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Prevalence of Obesity Among Adults and Youth: United States, 2011–2014

NCHS Data Brief No. 219, November 2015

 

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Cynthia L. Ogden, Ph.D.; Margaret D. Carroll, M.S.P.H.; Cheryl D. Fryar, M.S.P.H.; and Katherine M. Flegal, Ph.D.

 

Key findings

Data from the National Health and Nutrition Examination Survey

  • In 2011–2014, the prevalence of obesity was just over 36% in adults and 17% in youth.
  • The prevalence of obesity was higher in women (38.3%) than in men (34.3%). Among all youth, no difference was seen by sex.
  • The prevalence of obesity was higher among middle-aged (40.2%) and older (37.0%) adults than younger (32.3%) adults.
  • The prevalence of obesity was higher among non-Hispanic white, non-Hispanic black, and Hispanic adults and youth than among non-Hispanic Asian adults and youth.
  • From 1999 through 2014, obesity prevalence increased among adults and youth. However, among youth, prevalence did not change from 2003–2004 through 2013–2014.

Obesity is associated with health risks (1,2). Monitoring the prevalence of obesity is relevant for public health programs that focus on reducing or preventing obesity. No significant changes were seen in either adult or childhood obesity prevalence in the United States between 2003–2004 and 2011–2012 (3). This report provides the most recent national data on obesity prevalence by sex, age, and race and Hispanic origin, using data for 2011–2014. Overall prevalence estimates from 1999–2000 through 2013–2014 are also presented.

Keyword: National Health and Nutrition Examination Survey

 

What was the prevalence of obesity among adults in 2011–2014?

The prevalence of obesity was 36.5% (crude estimate) among U.S. adults during 2011–2014. Overall, the prevalence of obesity among middle-aged adults aged 40–59 (40.2%) and older adults aged 60 and over (37.0%) was higher than among younger adults aged 20–39 (32.3%). No significant difference in prevalence was observed between middle-aged and older adults (Figure 1).

Overall, the prevalence of obesity among women (38.3%) was higher than among men (34.3%). For adults aged 20–39 and 40–59, the prevalence of obesity was higher among women than among men, but the difference between older women and men aged 60 and over was not significant.

Among both men and women, the prevalence of obesity followed a similar pattern by age. Men aged 40–59 (38.3%) had a higher prevalence of obesity than men aged 20–39 (30.3%). Women aged 40–59 (42.1%) had a higher prevalence of obesity than women aged 20–39 (34.4%). The prevalence of obesity among men and women aged 20–39 was lower than among men and women aged 60 and over, except the difference for men was not significant.

 

Figure 1. Prevalence of obesity among adults aged 20 and over, by sex and age: United States, 2011–2014

Figure 1 shows the prevalence of obesity among adults aged 20 and over, by sex and age, from 2011 through 2014.

1Significantly different from those aged 20–39.
2Significantly different from women of the same age group.
NOTES: Totals were age-adjusted by the direct method to the 2000 U.S. census population using the age groups 20–39, 40–59, and 60 and over. Crude estimates are 36.5% for all, 34.5% for men, and 38.5% for women.
SOURCE: CDC/NCHS, National Health and Nutrition Examination Survey, 2011–2014.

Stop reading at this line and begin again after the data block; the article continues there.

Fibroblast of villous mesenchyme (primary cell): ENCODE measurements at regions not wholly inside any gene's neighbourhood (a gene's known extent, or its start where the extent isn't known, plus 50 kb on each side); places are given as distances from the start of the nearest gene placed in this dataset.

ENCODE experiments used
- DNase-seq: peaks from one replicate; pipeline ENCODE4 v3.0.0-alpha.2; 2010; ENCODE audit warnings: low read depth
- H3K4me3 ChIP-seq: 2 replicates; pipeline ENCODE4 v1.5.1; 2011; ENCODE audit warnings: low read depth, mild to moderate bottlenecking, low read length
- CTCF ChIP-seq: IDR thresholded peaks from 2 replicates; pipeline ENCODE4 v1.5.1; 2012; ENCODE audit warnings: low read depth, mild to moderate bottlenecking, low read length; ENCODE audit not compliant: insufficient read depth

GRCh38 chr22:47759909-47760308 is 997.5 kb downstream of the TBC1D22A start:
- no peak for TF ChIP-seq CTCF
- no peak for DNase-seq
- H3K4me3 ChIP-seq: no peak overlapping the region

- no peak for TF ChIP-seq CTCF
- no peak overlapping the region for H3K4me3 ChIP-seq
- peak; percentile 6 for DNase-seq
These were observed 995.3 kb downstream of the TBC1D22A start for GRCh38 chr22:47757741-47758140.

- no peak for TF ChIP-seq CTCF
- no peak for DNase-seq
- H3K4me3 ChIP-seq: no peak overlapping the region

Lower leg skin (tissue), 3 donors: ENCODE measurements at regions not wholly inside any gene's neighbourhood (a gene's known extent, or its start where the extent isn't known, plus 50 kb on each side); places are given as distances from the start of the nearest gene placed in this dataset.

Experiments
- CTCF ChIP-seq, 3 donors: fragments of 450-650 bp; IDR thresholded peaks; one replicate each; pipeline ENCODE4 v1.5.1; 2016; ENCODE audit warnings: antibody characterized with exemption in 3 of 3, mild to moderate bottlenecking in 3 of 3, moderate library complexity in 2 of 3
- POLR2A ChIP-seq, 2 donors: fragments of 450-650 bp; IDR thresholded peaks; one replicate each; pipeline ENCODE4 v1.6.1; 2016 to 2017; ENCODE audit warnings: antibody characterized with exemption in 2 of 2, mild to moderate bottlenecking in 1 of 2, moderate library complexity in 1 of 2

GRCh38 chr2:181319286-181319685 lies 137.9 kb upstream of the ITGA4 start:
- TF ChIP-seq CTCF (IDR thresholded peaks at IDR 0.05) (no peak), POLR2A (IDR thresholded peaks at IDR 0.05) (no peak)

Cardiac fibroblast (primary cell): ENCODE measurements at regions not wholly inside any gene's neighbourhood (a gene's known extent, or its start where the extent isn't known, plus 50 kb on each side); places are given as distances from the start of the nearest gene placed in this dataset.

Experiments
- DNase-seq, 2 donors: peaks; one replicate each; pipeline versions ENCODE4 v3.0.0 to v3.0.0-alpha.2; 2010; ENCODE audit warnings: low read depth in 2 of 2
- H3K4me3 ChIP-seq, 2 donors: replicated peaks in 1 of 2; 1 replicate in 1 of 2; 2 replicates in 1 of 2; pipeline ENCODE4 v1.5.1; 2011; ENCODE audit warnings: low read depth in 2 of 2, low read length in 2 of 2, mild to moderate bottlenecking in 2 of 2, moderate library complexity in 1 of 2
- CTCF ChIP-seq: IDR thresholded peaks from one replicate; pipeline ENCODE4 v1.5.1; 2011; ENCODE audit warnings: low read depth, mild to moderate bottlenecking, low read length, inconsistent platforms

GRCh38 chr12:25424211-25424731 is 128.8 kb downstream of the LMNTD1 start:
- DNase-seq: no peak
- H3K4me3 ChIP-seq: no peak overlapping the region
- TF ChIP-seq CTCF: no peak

Were there differences in the prevalence of obesity among adults by race and Hispanic origin in 2011–2014?

The prevalence of obesity was lowest among non-Hispanic Asian adults (11.7%), followed by non-Hispanic white (34.5%), Hispanic (42.5%), and non-Hispanic black (48.1%) adults. All differences were significant. The pattern among women was similar to the pattern in the overall adult population. The prevalence of obesity was 11.9% in non-Hispanic Asian, 35.5% in non-Hispanic white, 45.7% in Hispanic, and 56.9% in non-Hispanic black women. The prevalence of obesity was lower in non-Hispanic Asian (11.2%) men compared with non-Hispanic white (33.6%), non-Hispanic black (37.5%), and Hispanic (39.0%) men. No difference in obesity prevalence was observed between non-Hispanic black and non-Hispanic white men, nor was there a difference between non-Hispanic black and Hispanic men (Figure 2).

The only differences by sex were found among non-Hispanic black and Hispanic adults. The prevalence of obesity among non-Hispanic black women was 56.9% compared with 37.5% in non-Hispanic black men. The prevalence of obesity was 45.7% among Hispanic women compared with 39.0% in Hispanic men.

 

Figure 2. Prevalence of obesity among adults aged 20 and over, by sex and race and Hispanic origin: United States, 2011–2014

Figure 2 shows the prevalence of obesity among adults aged 20 and over, by sex and race and Hispanic origin, from 2011 through 2014.

1Significantly different from non-Hispanic Asian persons.
2Significantly different from non-Hispanic white persons.
3Significantly different from Hispanic persons.
4Significantly different from women of the same race and Hispanic origin.
NOTE: All estimates are age-adjusted by the direct method to the 2000 U.S. census population using the age groups 20–39, 40–59, and 60 and over.
SOURCE: CDC/NCHS, National Health and Nutrition Examination Survey, 2011–2014.

 

What was the prevalence of obesity among youth aged 2–19 years in 2011–2014?

The prevalence of obesity among U.S. youth was 17.0% in 2011–2014. Overall, the prevalence of obesity among preschool-aged children (2–5 years) (8.9%) was lower than among school-aged children (6–11 years) (17.5%) and adolescents (12–19 years) (20.5%). The same pattern was seen in both males and females (Figure 3).

 

Figure 3. Prevalence of obesity among youth aged 2–19 years, by sex and age: United States, 2011–2014

Figure 3 shows the prevalence of obesity among youth aged 2–19 years, by sex and age, from 2011 through 2014.